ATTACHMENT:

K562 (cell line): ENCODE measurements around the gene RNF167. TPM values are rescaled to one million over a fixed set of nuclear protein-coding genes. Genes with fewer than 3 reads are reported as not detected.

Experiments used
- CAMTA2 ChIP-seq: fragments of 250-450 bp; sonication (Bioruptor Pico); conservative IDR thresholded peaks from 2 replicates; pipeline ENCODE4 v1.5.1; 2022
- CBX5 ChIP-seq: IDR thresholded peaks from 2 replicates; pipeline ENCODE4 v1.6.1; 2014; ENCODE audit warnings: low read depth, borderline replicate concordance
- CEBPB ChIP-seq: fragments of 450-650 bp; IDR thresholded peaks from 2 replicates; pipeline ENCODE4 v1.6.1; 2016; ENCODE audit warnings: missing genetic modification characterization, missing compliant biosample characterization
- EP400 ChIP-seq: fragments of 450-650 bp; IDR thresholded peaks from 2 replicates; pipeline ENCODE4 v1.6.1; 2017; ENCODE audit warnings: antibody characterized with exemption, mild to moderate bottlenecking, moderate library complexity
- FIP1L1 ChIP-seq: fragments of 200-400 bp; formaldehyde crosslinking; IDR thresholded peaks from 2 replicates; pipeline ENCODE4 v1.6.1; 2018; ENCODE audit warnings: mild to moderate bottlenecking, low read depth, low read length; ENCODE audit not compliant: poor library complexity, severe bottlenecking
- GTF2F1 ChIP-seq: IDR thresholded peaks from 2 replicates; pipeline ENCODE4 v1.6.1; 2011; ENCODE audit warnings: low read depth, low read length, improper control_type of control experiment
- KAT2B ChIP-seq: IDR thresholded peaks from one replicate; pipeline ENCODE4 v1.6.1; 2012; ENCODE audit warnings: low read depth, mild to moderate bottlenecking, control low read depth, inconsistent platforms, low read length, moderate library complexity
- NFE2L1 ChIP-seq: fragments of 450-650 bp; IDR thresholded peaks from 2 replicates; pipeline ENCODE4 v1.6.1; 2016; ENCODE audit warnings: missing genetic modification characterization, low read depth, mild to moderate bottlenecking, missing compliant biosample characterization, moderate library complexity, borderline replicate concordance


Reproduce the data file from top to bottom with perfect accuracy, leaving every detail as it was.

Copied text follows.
K562 (cell line): ENCODE measurements around the gene RNF167. TPM values are rescaled to one million over a fixed set of nuclear protein-coding genes. Genes with fewer than 3 reads are reported as not detected.

Experiments used
- CAMTA2 ChIP-seq: fragments of 250-450 bp; sonication (Bioruptor Pico); conservative IDR thresholded peaks from 2 replicates; pipeline ENCODE4 v1.5.1; 2022
- CBX5 ChIP-seq: IDR thresholded peaks from 2 replicates; pipeline ENCODE4 v1.6.1; 2014; ENCODE audit warnings: low read depth, borderline replicate concordance
- CEBPB ChIP-seq: fragments of 450-650 bp; IDR thresholded peaks from 2 replicates; pipeline ENCODE4 v1.6.1; 2016; ENCODE audit warnings: missing genetic modification characterization, missing compliant biosample characterization
- EP400 ChIP-seq: fragments of 450-650 bp; IDR thresholded peaks from 2 replicates; pipeline ENCODE4 v1.6.1; 2017; ENCODE audit warnings: antibody characterized with exemption, mild to moderate bottlenecking, moderate library complexity
- FIP1L1 ChIP-seq: fragments of 200-400 bp; formaldehyde crosslinking; IDR thresholded peaks from 2 replicates; pipeline ENCODE4 v1.6.1; 2018; ENCODE audit warnings: mild to moderate bottlenecking, low read depth, low read length; ENCODE audit not compliant: poor library complexity, severe bottlenecking
- GTF2F1 ChIP-seq: IDR thresholded peaks from 2 replicates; pipeline ENCODE4 v1.6.1; 2011; ENCODE audit warnings: low read depth, low read length, improper control_type of control experiment
- KAT2B ChIP-seq: IDR thresholded peaks from one replicate; pipeline ENCODE4 v1.6.1; 2012; ENCODE audit warnings: low read depth, mild to moderate bottlenecking, control low read depth, inconsistent platforms, low read length, moderate library complexity
- NFE2L1 ChIP-seq: fragments of 450-650 bp; IDR thresholded peaks from 2 replicates; pipeline ENCODE4 v1.6.1; 2016; ENCODE audit warnings: missing genetic modification characterization, low read depth, mild to moderate bottlenecking, missing compliant biosample characterization, moderate library complexity, borderline replicate concordance